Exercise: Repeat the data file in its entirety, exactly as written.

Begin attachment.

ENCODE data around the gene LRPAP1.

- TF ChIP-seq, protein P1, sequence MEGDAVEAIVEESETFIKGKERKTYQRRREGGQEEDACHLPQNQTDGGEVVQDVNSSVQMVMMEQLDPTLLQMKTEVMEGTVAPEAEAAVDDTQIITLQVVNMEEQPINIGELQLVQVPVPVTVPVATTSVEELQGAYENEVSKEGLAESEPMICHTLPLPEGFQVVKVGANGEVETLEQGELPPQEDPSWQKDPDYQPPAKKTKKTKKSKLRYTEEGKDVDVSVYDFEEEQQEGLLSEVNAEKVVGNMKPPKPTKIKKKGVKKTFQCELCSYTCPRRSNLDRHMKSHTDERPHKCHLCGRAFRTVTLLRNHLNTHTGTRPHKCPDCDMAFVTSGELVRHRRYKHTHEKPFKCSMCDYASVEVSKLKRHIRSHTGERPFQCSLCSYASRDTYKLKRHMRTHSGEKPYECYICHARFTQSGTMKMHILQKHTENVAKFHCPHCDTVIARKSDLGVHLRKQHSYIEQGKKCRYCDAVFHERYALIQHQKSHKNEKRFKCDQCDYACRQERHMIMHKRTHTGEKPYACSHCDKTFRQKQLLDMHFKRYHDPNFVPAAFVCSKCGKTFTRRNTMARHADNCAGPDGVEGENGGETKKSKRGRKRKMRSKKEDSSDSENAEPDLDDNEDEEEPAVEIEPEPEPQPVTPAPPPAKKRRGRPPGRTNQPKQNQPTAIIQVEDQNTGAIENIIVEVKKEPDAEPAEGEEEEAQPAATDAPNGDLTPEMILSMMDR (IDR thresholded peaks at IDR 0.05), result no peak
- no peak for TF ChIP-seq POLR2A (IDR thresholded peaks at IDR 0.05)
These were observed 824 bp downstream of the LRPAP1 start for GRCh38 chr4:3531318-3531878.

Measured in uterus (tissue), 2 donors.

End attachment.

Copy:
ENCODE data around the gene LRPAP1.

- TF ChIP-seq, protein P1, sequence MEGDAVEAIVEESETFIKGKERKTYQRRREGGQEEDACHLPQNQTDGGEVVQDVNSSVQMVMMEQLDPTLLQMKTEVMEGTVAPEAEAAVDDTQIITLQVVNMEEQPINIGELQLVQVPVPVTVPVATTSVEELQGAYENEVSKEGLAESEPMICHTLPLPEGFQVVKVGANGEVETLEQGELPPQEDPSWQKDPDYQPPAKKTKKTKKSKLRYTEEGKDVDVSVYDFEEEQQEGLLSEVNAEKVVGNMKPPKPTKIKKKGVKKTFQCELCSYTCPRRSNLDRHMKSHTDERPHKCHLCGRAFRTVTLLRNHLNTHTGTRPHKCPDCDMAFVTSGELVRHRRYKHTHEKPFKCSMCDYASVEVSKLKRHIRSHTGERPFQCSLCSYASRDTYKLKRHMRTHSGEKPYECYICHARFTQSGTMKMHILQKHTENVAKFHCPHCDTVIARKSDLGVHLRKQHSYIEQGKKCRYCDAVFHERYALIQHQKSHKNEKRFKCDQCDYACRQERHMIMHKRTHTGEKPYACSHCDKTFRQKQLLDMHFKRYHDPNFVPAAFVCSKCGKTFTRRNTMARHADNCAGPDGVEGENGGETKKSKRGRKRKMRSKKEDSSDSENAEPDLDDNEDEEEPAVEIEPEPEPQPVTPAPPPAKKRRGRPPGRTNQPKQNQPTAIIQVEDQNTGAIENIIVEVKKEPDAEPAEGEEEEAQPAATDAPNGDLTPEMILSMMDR (IDR thresholded peaks at IDR 0.05), result no peak
- no peak for TF ChIP-seq POLR2A (IDR thresholded peaks at IDR 0.05)
These were observed 824 bp downstream of the LRPAP1 start for GRCh38 chr4:3531318-3531878.

Measured in uterus (tissue), 2 donors.